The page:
The Jerusalem Institute of Justice is promoting an anti-prostitution bill based on the Nordic Model in Israel. This will criminalize the clients of the sex industry and stop the abuse of the people trapped in prostitution. JIJ is part of the "Coalition for Combating Prostitution and Human Trafficking" and has an ongoing presence in the Knesset Subcommittee for combating human trafficking and prostitution. JIJ holds extensive online campaigns to change Israeli ideas on issues regarding human dignity and prostitution, as well as working in partnerships with schools. In August 2016, JIJ was a main partner in arranging a memorial protest rally in Tel-Aviv, which called for the implementation of the Nordic Model and for the criminalization of prostitution in Israel. The rally took place in front of a well-known strip club in the city, infamous for its offering of sex services.[9]

Ethnic and Religious Equality[edit]

The Jerusalem Institute of Justice has successfully handled over 800 legal cases to date and has won 22 petitions before the Israeli Supreme Court, handling issues of family reunification, citizenship and more.[10] On January 14, 2012 the Jerusalem Institute of Justice petitioned the Israeli High Court of Justice to overturn Amendment 17, a law passed in 2010 granting synagogues a 100% exemption on municipal property taxes on the grounds that the exclusive application of the amendment to synagogues was undemocratic. Due to JIJ's petition, on August 2, 2012, the Knesset officially extended Amendment 17 to include all houses of worship and religious studies.[11]

Internship and Research[edit]

The Jerusalem Institute of Justice has an active internship program with on average 40 interns a year. The interns come to Israel from different parts of the world, and engage in the institute's activity in different areas, from social media management, legal and political research to monitoring hostile activities online as well as offline.[12]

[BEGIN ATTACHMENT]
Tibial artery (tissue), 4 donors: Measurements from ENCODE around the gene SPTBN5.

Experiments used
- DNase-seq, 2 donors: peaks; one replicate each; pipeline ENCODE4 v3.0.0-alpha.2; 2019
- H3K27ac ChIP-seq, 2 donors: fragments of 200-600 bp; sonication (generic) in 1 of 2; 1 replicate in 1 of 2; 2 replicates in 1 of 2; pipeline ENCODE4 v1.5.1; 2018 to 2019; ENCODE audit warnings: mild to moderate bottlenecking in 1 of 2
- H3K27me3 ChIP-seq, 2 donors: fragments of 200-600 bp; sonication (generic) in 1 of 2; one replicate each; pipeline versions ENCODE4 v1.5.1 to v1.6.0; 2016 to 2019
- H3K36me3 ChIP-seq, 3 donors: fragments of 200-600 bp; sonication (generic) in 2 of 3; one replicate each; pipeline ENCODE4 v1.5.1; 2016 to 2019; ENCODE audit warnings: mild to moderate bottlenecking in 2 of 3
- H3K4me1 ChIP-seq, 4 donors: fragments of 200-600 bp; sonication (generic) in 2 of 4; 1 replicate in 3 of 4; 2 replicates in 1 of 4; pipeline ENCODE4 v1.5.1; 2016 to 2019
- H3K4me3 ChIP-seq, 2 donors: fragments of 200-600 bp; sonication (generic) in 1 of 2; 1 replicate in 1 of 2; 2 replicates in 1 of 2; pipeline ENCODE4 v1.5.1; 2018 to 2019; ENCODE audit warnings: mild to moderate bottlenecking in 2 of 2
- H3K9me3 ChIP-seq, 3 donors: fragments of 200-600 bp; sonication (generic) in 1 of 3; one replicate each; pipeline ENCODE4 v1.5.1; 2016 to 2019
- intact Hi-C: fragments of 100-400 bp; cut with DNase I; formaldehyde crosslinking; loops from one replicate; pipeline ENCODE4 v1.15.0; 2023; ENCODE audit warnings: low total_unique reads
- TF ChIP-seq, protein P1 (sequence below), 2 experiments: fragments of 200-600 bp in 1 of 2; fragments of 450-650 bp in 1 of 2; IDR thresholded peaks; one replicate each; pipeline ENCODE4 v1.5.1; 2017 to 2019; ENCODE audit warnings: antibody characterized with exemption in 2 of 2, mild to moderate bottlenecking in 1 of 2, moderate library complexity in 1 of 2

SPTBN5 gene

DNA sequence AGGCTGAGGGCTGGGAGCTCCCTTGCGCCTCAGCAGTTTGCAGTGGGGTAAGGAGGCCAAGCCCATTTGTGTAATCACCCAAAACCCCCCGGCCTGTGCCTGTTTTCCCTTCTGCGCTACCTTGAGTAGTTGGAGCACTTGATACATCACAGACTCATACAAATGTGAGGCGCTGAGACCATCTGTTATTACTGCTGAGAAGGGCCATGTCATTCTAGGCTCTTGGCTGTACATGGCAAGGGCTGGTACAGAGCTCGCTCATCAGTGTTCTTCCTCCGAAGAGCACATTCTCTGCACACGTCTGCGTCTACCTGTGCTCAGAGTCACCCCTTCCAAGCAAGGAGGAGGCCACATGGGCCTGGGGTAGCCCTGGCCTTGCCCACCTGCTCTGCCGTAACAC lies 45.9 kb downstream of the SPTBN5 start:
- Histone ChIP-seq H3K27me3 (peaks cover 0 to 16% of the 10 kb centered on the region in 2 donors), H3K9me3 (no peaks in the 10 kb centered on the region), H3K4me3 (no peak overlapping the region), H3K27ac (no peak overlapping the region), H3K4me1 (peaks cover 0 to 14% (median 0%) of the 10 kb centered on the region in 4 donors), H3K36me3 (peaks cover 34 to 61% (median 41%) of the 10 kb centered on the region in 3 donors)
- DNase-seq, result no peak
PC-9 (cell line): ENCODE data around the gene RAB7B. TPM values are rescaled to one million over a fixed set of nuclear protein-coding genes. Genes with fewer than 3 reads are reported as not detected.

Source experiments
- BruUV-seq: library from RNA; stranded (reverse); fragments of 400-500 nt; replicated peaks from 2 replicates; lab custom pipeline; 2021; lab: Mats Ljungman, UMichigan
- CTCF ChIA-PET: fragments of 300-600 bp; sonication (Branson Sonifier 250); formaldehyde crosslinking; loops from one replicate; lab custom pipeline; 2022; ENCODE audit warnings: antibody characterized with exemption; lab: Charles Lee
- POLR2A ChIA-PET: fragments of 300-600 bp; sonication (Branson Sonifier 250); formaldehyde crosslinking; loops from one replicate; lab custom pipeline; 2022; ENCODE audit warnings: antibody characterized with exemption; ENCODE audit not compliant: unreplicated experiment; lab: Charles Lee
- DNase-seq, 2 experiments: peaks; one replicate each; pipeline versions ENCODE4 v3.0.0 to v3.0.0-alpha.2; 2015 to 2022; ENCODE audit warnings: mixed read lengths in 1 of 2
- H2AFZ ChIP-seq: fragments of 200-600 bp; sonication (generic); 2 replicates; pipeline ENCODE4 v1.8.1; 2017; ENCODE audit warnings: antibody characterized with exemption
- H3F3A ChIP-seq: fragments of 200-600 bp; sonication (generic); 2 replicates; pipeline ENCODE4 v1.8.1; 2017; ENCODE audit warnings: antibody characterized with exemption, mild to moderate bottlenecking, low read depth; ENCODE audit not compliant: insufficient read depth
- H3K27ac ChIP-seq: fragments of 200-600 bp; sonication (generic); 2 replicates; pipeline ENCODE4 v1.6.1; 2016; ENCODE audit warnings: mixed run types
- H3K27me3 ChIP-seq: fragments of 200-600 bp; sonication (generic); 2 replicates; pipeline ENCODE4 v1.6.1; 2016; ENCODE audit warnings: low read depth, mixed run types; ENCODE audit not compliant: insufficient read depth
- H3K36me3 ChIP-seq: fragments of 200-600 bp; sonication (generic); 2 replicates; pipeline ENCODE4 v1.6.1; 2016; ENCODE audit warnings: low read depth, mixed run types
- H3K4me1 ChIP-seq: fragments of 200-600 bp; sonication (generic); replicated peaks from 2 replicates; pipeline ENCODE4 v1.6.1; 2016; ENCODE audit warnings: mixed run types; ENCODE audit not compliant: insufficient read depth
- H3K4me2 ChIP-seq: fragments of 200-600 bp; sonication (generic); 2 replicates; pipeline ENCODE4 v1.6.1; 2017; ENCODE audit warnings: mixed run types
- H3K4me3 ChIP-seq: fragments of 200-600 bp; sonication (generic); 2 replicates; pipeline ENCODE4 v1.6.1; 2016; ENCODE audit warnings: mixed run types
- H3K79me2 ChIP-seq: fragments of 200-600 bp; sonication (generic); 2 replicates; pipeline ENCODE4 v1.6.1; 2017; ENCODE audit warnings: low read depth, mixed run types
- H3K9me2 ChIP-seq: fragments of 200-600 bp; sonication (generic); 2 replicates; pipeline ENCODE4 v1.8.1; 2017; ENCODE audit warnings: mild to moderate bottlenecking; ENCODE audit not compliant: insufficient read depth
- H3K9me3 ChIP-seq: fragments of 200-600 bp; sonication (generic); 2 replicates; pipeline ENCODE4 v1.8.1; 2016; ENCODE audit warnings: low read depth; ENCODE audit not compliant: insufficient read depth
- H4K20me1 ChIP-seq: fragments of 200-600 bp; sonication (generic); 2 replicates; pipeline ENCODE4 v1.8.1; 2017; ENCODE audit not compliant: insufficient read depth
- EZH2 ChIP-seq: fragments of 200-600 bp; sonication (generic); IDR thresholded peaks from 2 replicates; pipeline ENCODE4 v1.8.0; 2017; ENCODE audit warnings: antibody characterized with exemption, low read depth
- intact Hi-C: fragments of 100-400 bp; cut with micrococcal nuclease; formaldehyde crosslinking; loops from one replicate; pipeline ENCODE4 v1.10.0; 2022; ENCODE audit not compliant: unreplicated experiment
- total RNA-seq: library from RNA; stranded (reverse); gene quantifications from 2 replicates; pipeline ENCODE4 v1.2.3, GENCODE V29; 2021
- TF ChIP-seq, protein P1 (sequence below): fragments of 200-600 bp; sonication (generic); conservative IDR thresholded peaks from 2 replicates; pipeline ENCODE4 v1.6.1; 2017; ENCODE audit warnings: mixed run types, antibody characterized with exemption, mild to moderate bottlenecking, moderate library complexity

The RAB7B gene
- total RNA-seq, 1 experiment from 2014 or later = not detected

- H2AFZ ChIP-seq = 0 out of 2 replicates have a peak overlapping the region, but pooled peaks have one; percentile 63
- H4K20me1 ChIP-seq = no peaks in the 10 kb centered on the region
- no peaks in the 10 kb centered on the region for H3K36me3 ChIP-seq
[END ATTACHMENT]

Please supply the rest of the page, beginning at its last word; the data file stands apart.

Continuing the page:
1. ^ "Review". Jerusalem Institute of Justice official website. Jerusalem Institute of Justice. Retrieved 11 October 2016.
  2. ^ Jones, Ryan (13 November 2012). "Foreign aid to Palestinians: Where has the money gone?". Israel Hayom. Retrieved 13 October 2016.
  3. ^ "Palestinian Human Rights Abuses Against Their Own". Honest Reporting Canada. Retrieved 11 October 2016.
  4. ^ "Calev Myers @ UC Berkley For Palestinain Human Rights Week". YouTube. Retrieved 11 October 2016.
  5. ^ "Calev Myers @ the University of Uppsala, Palestinian Human Right". YouTube. Retrieved 12 October 2016.
  6. ^ "7 Injustices the BDS is not telling you". YouTube. Retrieved 9 October 2016.
  7. ^ "Jerusalem Institute of Justice". USA Diplomacy. Retrieved 11 October 2016.
  8. ^ "Jerusalem Institute of Justice". USA Diplomacy. Retrieved 13 October 2016.
  9. ^ "Project NOA" (PDF). Jerusalem Institute of Justice. Retrieved 11 October 2016.
  10. ^ "JIJ Annual Report 2015" (PDF). Jerusalem Institute of Justice. Retrieved 10 October 2016.
  11. ^ Paraszczuk, Joanna (14 January 2014). "Groups petition High Court over synagogue tax exemption". Jerusalem Post.
  12. ^ "JIJ Internship Program". Jerusalem Institute of Justice. Retrieved 13 October 2016.